Swimmers take higher ground leading up to Rio
03 Nov 2015
Australia’s open water swimming squad have been living in 3000 metre simulated altitude at the AIS in a bid to kick start to their season and qualify for Rio in Portugal next year.
Swimmers attended a two week “distance camp” at the AIS recently which served as the launch pad for what will be an exciting season.
Swimmers Chelsea Gubecka and George O’Brien have both stayed at the AIS Altitude House previously and believe it has had a positive effect on their training.
“We are looking for aerobic gains heading in to Olympic trials," said Gubecka, who finished 13th at the last world championships in Kazan.
“This camp combines heat training with altitude so we should see some big gains.”
O’Brien stayed in Altitude House last year in the lead up to a couple of world cups and felt it “had a really good effect on his racing”.
“We have had a bit of a break from training after the world championships so altitude is a really good way for us to get fit fast.”
The out of pool training is being supervised by AIS Dietician and Swimming Australia Senior Performance Science Manager Greg Shaw.
“My responsibility is to ensure the athletes don’t get “cooked” with the combined effects of living at 3000 metres and a tough pool training program." he said.
“The danger is we send the swimmers home in worse shape than when they arrived here through pushing them too hard.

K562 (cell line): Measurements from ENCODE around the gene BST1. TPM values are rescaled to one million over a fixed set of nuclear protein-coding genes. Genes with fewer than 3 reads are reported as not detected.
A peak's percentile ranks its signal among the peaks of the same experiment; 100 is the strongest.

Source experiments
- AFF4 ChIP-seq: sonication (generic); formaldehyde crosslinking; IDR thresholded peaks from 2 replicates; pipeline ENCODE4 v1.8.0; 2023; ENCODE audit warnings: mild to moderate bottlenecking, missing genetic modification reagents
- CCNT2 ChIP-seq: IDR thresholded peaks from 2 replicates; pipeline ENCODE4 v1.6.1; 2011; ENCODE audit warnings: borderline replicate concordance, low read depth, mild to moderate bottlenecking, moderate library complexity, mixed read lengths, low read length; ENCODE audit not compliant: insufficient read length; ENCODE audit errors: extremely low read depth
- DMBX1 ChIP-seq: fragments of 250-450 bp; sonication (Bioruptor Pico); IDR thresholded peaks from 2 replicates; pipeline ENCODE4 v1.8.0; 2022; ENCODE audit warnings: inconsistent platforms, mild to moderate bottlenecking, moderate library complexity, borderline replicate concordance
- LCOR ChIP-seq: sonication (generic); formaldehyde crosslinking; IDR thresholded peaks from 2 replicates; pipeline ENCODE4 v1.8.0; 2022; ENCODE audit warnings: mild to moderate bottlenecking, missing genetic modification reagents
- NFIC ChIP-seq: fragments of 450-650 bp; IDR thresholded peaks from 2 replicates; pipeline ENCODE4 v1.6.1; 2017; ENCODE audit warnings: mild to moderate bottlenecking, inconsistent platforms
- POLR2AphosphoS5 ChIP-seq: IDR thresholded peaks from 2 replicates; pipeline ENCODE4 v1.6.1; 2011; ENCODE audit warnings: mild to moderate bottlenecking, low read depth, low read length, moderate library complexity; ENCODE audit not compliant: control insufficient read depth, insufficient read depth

“We have seen through years of research here at the AIS that if someone gets sick, doesn’t eat enough or loses significant body weight they just don’t have enough energy to build the new blood cells that altitude exposure is trying to achieve.
“We make sure the athletes are getting the right foods, fluids, rest and recovery to ensure this process can be maximised.
“We are very lucky to benefit from the world class knowledge the AIS has on altitude exposure. The Swimming Australia Open Water programme has really tapped in to this expertise to assist the swimmers.”
Australian Open Water Swimming Head Coach Ron McKeon said that the camp gives swimmers the opportunity to train with others in a pack.
“The majority of open water swimming daily training is pool based similar to 1500 metre programmes.”
Australia didn’t have an open water swimmer qualify for the 2016 Rio Olympics at the recent World Championships in Kazan but McKeon is confident that situation will change in Portugal next June.
“Our athletes in Portugal will be very well prepared and I am confident that they can qualify for Rio by finishing in the top nine.”